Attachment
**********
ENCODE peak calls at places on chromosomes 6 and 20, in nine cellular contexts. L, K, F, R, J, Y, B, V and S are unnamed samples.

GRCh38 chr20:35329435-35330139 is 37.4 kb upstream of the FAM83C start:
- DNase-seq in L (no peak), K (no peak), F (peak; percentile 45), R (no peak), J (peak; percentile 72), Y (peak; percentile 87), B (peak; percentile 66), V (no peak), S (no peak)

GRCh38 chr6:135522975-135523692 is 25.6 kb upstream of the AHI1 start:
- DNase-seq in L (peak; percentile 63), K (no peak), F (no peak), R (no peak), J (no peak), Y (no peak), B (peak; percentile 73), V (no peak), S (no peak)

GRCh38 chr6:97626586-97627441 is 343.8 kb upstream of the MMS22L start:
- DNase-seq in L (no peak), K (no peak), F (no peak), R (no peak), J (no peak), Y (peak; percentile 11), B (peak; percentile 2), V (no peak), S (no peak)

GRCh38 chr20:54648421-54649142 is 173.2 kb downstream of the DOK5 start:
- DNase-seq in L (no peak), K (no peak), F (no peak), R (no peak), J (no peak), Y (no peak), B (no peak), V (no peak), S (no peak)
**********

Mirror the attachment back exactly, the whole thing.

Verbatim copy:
ENCODE peak calls at places on chromosomes 6 and 20, in nine cellular contexts. L, K, F, R, J, Y, B, V and S are unnamed samples.

GRCh38 chr20:35329435-35330139 is 37.4 kb upstream of the FAM83C start:
- DNase-seq in L (no peak), K (no peak), F (peak; percentile 45), R (no peak), J (peak; percentile 72), Y (peak; percentile 87), B (peak; percentile 66), V (no peak), S (no peak)

GRCh38 chr6:135522975-135523692 is 25.6 kb upstream of the AHI1 start:
- DNase-seq in L (peak; percentile 63), K (no peak), F (no peak), R (no peak), J (no peak), Y (no peak), B (peak; percentile 73), V (no peak), S (no peak)

GRCh38 chr6:97626586-97627441 is 343.8 kb upstream of the MMS22L start:
- DNase-seq in L (no peak), K (no peak), F (no peak), R (no peak), J (no peak), Y (peak; percentile 11), B (peak; percentile 2), V (no peak), S (no peak)

GRCh38 chr20:54648421-54649142 is 173.2 kb downstream of the DOK5 start:
- DNase-seq in L (no peak), K (no peak), F (no peak), R (no peak), J (no peak), Y (no peak), B (no peak), V (no peak), S (no peak)